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Today's News

  • Spelling it out: Evergreen students show off their knowledge during area bee

    It’s difficult enough to spell some English words correctly, let alone French words that are part of the English language.

    Ask the two finalists in the Evergreen Area Spelling Bee. In the final round of the bee last Thursday, they drew the words “fait accompli” and “bourgeois.”

    Katherine Ashby, a fifth-grader at Wilmot, spelled “fait accompli” correctly. The second-place finisher, Keaton Gressman, a Bergen Valley fifth-grader, had trouble with “bourgeois.”

  • Evergreen Fire/Rescue paramedic promoting CPR app for devices

    When a person needs CPR, he needs it fast. And Evergreen Fire/Rescue paramedic John Locke is promoting a smart-phone app that would improve rescue times by getting qualified members of the public involved.

    The app, “PulsePoint,” alerts CPR-trained users that someone within a quarter-mile is in need of cardio-pulmonary resuscitation. It also gives the location of the nearest defibrillator.

    Locke said that 32 percent of the time, when a person in a public place goes into cardiac arrest, no one steps in to perform CPR.

  • For Beth Evergreen, 40th anniversary a celebration of tradition, diversity

    Bernie Goldman walked through the doors of the Canyon Courier in 1974 to place a want ad — he was looking for members of the Jewish faith with whom to celebrate the High Holidays. And so, Congregation Beth Evergreen was born.

    “I met with him several times,” Rabbi Jamie Arnold said of Goldman, who died last October. “He was friends with the editor of the Courier, and one day was joking with him about there being 19 churches in the church directory of the paper. And he said, ‘You know what the 20th should be? A synagogue.’ ”

  • Evergreen nurse developing plan for community health care service

    For many years Evergreen nurse practitioner Mary Pat DeWald has had a dream of making health care more accessible to local residents in need of services.

    To move forward with her goal, DeWald is planning to launch an initiative through the Nightingale Center for Human Caring, a nonprofit organization based in Evergreen.

    Services that DeWald would like to provide include direct patient care, referrals and advocacy for those with medical issues.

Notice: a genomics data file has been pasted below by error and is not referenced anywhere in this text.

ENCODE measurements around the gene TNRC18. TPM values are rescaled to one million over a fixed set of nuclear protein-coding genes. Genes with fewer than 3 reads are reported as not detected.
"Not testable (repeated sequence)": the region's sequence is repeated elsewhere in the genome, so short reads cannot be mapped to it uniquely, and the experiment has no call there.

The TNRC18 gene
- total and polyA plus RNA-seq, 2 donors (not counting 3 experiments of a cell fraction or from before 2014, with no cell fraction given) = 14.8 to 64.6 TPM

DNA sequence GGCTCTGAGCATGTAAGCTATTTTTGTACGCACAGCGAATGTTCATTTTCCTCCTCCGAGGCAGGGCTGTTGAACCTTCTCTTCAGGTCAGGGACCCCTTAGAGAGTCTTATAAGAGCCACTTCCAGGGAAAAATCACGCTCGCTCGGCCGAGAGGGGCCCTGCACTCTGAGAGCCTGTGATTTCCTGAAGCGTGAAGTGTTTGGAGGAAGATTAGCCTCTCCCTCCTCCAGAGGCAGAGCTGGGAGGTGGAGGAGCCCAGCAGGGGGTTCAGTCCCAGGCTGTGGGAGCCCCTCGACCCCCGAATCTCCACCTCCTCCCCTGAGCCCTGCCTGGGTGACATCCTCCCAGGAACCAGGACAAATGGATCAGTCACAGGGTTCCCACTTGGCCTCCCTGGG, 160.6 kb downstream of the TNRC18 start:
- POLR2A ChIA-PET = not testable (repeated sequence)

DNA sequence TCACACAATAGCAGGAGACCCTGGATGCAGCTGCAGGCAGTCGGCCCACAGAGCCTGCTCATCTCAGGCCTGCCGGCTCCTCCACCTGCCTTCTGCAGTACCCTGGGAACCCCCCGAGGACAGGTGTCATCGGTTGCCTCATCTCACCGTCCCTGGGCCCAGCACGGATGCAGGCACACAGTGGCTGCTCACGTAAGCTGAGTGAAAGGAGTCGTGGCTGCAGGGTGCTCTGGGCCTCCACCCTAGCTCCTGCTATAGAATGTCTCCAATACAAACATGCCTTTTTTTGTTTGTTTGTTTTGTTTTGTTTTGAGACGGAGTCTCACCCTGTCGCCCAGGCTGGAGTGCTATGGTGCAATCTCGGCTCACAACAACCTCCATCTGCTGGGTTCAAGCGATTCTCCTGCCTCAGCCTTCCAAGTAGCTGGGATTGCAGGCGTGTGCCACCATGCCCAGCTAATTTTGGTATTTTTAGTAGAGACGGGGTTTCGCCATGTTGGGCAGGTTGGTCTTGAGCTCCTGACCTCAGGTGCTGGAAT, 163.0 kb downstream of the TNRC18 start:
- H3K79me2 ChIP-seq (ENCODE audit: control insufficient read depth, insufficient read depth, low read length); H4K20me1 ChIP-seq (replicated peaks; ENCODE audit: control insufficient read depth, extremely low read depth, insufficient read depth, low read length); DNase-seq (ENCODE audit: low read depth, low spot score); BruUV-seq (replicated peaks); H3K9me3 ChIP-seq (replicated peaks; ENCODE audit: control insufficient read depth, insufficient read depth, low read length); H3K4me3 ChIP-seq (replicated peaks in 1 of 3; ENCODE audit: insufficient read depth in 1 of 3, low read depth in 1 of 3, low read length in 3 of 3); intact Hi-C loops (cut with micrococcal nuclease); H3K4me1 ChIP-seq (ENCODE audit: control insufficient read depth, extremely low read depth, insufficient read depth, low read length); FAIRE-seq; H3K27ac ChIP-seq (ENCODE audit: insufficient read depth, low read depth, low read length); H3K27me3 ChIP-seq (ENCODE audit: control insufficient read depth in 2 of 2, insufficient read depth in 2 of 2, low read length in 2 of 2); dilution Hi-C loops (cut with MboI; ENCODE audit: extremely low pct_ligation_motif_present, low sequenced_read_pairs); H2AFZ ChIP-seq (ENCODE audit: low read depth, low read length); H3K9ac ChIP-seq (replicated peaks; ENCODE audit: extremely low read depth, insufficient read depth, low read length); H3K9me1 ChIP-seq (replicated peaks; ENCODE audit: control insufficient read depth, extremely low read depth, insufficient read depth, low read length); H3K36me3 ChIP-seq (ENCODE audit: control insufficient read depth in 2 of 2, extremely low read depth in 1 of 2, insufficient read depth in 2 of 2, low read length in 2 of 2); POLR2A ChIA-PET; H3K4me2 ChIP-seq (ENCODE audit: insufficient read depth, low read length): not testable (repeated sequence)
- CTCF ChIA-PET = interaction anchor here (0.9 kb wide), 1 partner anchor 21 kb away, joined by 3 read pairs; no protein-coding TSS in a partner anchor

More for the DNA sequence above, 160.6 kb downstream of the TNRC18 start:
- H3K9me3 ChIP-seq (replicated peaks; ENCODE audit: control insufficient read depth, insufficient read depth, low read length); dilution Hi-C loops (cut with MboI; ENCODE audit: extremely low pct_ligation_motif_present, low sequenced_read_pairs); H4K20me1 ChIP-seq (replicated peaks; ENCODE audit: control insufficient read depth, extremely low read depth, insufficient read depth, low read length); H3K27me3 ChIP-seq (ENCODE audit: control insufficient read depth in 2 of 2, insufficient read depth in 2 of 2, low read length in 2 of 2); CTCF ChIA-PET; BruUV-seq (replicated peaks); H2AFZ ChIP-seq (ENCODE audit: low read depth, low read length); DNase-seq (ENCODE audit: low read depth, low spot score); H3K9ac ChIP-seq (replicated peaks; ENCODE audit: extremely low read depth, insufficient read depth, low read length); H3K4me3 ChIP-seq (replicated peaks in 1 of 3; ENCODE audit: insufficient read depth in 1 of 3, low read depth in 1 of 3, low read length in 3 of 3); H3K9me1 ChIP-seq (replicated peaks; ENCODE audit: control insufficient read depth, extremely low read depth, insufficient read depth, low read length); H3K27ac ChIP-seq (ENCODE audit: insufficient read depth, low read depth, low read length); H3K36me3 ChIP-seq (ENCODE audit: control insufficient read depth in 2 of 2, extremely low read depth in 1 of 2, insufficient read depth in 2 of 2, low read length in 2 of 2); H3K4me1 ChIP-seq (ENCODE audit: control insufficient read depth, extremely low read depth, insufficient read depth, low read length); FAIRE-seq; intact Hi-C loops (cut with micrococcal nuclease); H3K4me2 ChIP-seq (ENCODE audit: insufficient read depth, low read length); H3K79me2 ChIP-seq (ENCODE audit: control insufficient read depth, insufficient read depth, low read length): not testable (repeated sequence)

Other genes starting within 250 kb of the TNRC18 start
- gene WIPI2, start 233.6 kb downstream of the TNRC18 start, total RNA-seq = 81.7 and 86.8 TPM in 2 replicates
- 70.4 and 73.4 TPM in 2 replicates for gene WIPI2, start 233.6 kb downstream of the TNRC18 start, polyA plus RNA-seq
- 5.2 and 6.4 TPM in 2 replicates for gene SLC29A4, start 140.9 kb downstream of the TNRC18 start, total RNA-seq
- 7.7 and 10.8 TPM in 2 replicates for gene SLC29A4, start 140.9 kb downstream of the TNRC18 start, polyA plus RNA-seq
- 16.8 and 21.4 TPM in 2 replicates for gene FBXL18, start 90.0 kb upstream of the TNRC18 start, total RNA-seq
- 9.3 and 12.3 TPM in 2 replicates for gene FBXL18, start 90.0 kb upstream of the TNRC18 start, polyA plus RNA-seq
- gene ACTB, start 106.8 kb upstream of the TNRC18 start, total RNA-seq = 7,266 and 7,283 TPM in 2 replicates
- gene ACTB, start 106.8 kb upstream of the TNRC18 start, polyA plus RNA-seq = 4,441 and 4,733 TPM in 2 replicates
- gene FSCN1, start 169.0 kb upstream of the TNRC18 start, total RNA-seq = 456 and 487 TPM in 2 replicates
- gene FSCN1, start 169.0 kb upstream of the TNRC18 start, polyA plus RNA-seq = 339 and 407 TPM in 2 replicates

• School art show opens Friday at Shadow Mountain Gallery

    The artistic creations of area elementary school students will be on display at Shadow Mountain Gallery beginning Friday.

    Most of the works are two-dimensional, said Don Fairchild, coordinator for the 20th annual school art show at the gallery.

    Teachers at each of the participating schools have selected six to eight art pieces created by students in kindergarten through sixth grade.

  • Judge throws out some claims of Lower North Fork Fire victims

    A Jefferson County judge on Feb. 18 dismissed multiple claims from Lower North Fork Fire victims against the state.

    Judge Dennis Hall ruled on a series of motions and dismissed all but the negligence claims that had been authorized by the General Assembly in the wake of the Lower North Fork Fire in 2012.

  • School board member disturbed by tweets

    School board member Julie Williams announced at last Tuesday’s meeting that she was offended by recent tweets from two Jeffco PTA members.

    Williams referred to a social media conversation that took place Jan. 30 between Jeffco PTA president and former school board member Michele Patterson and PTA vice president Shawna Fritzler.

    On Jan. 30, the board was discussing which member should represent the board on the Jeffco PTA board. Patterson (@mmcpatt) and Fritzler (@DLMomofMorgan) had a conversation during and after the meeting.

  • Iowa-based firm will search for new school superintendent

    The Jeffco school board has selected a search firm to help find the successor to former superintendent Cindy Stevenson.

    The board heard presentations from two search firms at its Feb. 18 study session, and Ray and Associates was selected to find potential candidates to lead Colorado’s largest school district.

    Iowa-based Ray and Associates will charge $44,580 for its search, which will include conducting community meetings, recruiting, screening, interviewing and selecting a final pool of candidates.

  • Chamber’s newest leads group creates more networking opportunities for businesses

    To help local businesses make vital connections, the Evergreen Area Chamber of Commerce has formed leads groups. Representatives from non-competing businesses network and become acquainted with each other during weekly meetings, which are held at various locations in Evergreen.

    To create additional opportunities for those who would like participate, a new leads group has begun meeting on Friday mornings at HearthFire Books and Treats in Bergen Park.

  • Students wax knowledgeable about presidents

    President Calvin Coolidge had a pet raccoon.

    President John F. Kennedy was the first president who had been a Boy Scout.

    President James Madison was only 5-foot-4 and weighed 100 pounds.

    President Barack Obama has read all of the “Harry Potter” books.

    President Andrew Johnson grew up learning to be a tailor, so he made all of his own clothes while president.